A new era for manufacturing?

'The New Industrial Revolution' will appeal to expert and layman alike, says Matthew Partridge.


By Peter Marsh

Published by Yale University Press

Manufacturing has gone through four major epochs. The use of steam engines in the 19th century gave us mass production. The railways ushered in the transport revolution, enabling easier national and international trade. Cheap electricity in the first half of the 20th century increased our access to raw materials. In the post-war era, mass computerisation slashed communication costs and drove automation forward. And today, says Peter Marsh, we are already nearly a decade into a new era.

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In his new book, Marsh outlines the eight key trends in the sector that he thinks are driving this "fifth industrial revolution". These include cheaper energy, the rise of China, and innovation in the production process. What it adds up to is an era in which firms combine the low costs of mass production with the skill and quality of craft production.

This isn't just theory Marsh has used his role as manufacturing editor at the Financial Times to interview many of the key people at top industrial firms. Case studies range from low-tech emerging-market stories, such as Indian makers of micro-irrigation systems, to research-intensive sectors, such as high-end medical instrument design in American universities. This gives his views plenty of credibility.

There are still a few problems. While the second chapter talks a great deal about developments in gas turbine technology, there is not a single mention of shale gas. That's a glaring omission, given that many believe that cheap gas will help America regain the cost advantage lost to low-wage nations.

More importantly, he only briefly mentions at the very end that the importance of manufacturing, both in terms of employment and GDP, has been falling in most countries since the 1970s. This is partly due to increased efficiency, but it's also because as consumers get wealthier, they want relatively more services than goods. This plateauing demand suggests it will be tough for manufacturing ever to regain the economic and cultural position it once enjoyed.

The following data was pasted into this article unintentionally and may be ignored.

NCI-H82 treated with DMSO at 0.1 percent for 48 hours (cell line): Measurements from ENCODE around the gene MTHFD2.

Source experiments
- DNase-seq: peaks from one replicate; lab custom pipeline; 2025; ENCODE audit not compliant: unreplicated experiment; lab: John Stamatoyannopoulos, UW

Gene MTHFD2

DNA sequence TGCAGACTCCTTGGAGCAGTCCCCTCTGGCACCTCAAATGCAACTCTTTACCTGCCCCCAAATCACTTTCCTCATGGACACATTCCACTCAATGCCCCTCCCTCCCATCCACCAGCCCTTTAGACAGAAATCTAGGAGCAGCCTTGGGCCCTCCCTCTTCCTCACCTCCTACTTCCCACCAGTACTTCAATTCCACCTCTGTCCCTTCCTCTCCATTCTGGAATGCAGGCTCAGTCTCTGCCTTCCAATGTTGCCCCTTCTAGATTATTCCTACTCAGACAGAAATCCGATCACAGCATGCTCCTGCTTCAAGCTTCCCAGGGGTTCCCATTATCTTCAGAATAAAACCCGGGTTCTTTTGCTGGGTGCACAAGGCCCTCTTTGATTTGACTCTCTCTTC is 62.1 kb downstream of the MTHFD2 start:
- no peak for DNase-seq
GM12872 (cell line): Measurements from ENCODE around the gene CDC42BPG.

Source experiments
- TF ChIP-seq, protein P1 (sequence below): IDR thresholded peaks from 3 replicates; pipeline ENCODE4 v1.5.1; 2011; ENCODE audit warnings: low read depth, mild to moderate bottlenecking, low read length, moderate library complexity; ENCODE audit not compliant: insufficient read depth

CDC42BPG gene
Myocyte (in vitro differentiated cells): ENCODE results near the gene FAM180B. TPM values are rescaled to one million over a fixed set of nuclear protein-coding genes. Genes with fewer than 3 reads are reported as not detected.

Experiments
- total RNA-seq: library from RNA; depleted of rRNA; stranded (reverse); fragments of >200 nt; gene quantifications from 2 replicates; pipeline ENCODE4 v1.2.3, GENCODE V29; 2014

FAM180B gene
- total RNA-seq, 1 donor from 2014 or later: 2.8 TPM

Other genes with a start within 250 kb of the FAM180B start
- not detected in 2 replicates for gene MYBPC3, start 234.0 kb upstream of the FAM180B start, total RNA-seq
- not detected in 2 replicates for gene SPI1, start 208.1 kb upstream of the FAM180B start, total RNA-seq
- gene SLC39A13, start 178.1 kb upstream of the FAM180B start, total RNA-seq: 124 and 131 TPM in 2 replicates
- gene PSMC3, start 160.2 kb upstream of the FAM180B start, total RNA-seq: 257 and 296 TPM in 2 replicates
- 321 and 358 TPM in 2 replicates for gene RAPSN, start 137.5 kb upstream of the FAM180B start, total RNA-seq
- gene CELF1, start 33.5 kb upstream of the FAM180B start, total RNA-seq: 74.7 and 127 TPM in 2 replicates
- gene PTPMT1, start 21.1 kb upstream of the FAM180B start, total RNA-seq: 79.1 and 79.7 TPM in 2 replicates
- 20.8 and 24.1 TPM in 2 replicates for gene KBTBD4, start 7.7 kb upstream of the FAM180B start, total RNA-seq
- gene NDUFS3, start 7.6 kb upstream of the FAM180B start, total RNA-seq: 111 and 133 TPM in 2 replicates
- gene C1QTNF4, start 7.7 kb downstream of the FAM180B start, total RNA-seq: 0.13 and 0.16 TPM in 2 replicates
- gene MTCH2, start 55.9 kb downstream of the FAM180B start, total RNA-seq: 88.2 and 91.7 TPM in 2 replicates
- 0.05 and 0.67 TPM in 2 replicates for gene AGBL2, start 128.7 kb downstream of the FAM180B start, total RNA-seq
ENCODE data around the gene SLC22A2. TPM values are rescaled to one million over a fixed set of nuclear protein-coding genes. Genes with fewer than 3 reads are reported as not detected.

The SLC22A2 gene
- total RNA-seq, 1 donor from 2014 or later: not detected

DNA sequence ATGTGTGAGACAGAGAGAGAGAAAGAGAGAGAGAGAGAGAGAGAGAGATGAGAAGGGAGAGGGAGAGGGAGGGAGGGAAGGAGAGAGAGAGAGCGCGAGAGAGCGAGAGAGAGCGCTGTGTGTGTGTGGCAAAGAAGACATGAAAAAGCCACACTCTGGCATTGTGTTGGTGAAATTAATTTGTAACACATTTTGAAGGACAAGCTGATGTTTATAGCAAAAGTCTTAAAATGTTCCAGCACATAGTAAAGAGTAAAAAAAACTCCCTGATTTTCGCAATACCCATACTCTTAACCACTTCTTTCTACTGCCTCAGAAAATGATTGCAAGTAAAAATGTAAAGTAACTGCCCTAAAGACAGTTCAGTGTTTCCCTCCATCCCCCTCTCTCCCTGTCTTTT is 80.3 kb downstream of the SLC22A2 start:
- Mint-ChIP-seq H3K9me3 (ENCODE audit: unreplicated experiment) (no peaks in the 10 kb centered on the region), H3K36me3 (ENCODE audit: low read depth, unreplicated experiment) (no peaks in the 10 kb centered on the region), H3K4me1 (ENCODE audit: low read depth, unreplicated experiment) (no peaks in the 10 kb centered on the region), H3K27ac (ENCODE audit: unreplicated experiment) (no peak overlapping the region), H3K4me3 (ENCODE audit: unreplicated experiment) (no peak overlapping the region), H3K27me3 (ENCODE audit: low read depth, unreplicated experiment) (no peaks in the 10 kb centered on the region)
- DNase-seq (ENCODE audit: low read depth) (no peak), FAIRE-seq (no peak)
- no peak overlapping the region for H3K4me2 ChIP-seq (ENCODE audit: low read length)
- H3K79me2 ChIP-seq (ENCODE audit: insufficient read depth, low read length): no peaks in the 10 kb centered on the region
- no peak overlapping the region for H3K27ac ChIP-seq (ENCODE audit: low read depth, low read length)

That said, this is an accessible, informative book that will appeal to expert and layman alike. As The Manufacturer's Will Sterling puts it: "Marsh exhibits an intense passion for manufacturing." The underlying message about the importance of making things, rather than just selling or trading them, is something that both politicians and investors need to appreciate, if they are to take advantage of the opportunities offered by this new era.

The New Industrial Revolution: Consumers, Globalization and the End of Mass Production, by Peter Marsh. Published by Yale University Press, £25.

Dr Matthew Partridge

Matthew graduated from the University of Durham in 2004; he then gained an MSc, followed by a PhD at the London School of Economics.

He has previously written for a wide range of publications, including the Guardian and the Economist, and also helped to run a newsletter on terrorism. He has spent time at Lehman Brothers, Citigroup and the consultancy Lombard Street Research.

Matthew is the author of Superinvestors: Lessons from the greatest investors in history, published by Harriman House, which has been translated into several languages. His second book, Investing Explained: The Accessible Guide to Building an Investment Portfolio, is published by Kogan Page.

As senior writer, he writes the shares and politics & economics pages, as well as weekly Blowing It and Great Frauds in History columns He also writes a fortnightly reviews page and trading tips, as well as regular cover stories and multi-page investment focus features.

Follow Matthew on Twitter: @DrMatthewPartri